Train Derailment Forces Sewer System Shutdown

Hundreds of displaced residents encouraged to ration sewer and water after damaged wastewater infrastructure is taken offline.

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More than 400 residents were without wastewater services after an oil train derailed and caught fire June 3 in the Columbia River Gorge town of Mosier, Oregon.

According to The Oregonian, the Mosier wastewater treatment plant was damaged when roughly 10,000 gallons of crude oil leaked from railcars into the sewer system through three sheared off manholes. Oregon Department of Transportation officials also believe the weight of the 16-car crash affected underground pipes.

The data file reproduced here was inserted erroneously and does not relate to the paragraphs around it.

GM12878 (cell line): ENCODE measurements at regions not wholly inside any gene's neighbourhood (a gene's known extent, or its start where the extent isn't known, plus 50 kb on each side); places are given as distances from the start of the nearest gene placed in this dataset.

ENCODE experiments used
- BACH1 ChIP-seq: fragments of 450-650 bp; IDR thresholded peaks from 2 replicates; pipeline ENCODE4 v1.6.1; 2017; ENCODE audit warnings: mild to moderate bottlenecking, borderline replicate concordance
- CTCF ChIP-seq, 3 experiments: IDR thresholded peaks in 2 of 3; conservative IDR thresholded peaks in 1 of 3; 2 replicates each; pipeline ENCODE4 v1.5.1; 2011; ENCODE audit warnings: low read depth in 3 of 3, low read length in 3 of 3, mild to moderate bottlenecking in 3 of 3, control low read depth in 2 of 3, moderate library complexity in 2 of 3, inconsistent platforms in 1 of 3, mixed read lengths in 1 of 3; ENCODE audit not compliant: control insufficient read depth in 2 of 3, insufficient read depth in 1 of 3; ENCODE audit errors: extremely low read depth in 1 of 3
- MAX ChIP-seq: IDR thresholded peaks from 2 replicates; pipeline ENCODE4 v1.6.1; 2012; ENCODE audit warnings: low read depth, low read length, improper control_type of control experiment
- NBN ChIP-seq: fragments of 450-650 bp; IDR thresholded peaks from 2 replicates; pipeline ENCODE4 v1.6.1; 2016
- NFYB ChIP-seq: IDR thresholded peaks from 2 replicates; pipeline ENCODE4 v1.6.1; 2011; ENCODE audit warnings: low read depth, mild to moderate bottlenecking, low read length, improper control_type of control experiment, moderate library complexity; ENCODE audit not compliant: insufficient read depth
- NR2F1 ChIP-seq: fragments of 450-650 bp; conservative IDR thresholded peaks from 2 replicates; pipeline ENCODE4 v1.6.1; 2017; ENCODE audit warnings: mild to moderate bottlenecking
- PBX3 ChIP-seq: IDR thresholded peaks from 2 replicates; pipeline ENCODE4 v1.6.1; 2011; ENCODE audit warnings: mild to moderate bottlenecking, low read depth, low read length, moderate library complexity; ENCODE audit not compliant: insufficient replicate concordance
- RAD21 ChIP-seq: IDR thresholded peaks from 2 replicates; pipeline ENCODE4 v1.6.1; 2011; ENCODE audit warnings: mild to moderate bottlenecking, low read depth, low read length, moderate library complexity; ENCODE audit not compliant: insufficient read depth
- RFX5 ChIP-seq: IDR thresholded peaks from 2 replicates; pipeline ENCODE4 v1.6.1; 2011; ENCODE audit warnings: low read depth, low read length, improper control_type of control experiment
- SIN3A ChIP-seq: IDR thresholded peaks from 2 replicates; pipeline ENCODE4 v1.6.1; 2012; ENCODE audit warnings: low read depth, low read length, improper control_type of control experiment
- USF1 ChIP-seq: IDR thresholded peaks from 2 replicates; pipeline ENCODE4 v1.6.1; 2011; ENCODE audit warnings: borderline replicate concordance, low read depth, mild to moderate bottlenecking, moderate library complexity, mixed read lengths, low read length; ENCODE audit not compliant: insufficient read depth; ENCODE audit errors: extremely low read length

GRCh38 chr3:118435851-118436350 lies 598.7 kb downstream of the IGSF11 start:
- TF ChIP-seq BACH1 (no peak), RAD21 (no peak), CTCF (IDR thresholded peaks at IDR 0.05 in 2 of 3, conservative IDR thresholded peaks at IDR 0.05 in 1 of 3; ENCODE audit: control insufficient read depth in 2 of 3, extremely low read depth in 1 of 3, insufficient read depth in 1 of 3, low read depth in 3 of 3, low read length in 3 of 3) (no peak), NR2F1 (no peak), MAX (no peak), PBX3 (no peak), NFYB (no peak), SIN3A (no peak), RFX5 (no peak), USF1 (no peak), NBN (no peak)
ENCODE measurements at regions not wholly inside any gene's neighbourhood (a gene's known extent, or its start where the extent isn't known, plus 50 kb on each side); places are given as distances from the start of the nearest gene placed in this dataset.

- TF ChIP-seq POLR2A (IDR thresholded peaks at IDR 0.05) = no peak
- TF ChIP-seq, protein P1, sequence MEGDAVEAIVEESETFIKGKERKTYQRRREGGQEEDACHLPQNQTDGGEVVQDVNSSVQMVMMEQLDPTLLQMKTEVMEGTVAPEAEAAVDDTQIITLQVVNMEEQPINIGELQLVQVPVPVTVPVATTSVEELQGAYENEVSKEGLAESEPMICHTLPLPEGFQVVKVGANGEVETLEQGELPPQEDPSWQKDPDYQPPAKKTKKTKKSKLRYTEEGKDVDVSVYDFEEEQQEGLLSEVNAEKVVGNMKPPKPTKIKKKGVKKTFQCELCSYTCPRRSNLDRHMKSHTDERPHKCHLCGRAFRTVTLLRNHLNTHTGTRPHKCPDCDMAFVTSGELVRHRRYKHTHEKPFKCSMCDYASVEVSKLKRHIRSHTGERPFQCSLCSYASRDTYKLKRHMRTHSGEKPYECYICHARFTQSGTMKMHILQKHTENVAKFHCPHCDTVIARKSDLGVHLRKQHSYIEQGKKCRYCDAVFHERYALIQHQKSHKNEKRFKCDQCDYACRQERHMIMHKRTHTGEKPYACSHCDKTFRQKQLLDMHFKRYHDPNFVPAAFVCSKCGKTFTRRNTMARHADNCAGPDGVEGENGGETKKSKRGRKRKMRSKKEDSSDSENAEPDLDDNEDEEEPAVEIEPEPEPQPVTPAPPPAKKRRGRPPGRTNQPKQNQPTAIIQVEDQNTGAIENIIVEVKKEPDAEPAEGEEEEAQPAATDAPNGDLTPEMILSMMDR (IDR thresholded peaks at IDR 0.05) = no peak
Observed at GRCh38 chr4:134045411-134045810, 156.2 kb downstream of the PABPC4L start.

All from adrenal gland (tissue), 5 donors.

“Oil has gotten into the sewage system,” says Mayor Arlene Burns. “That means we can’t discharge the normal things. None of that can go into the river now. This will require citizens rationing their water and sewer.”

Public safety officials began warning residents June 5 not to flush toilets. “Some people are flushing their toilets, which is problematic because there isn’t a place for it to go,” Burns says.

Crews installed a temporary vault to hold wastewater until it could be pumped to the treatment plant, The Oregonian reports.

The mayor says the town also exhausted its water reserves as crews extinguished the flames and cooled the train. According to the report, the area’s aquifer is dry, leaving residents without essential water reserves.

“If this isn’t solved, we’ll all have to move somewhere else,” Burns says.

Source: The Oregonian, KSNT


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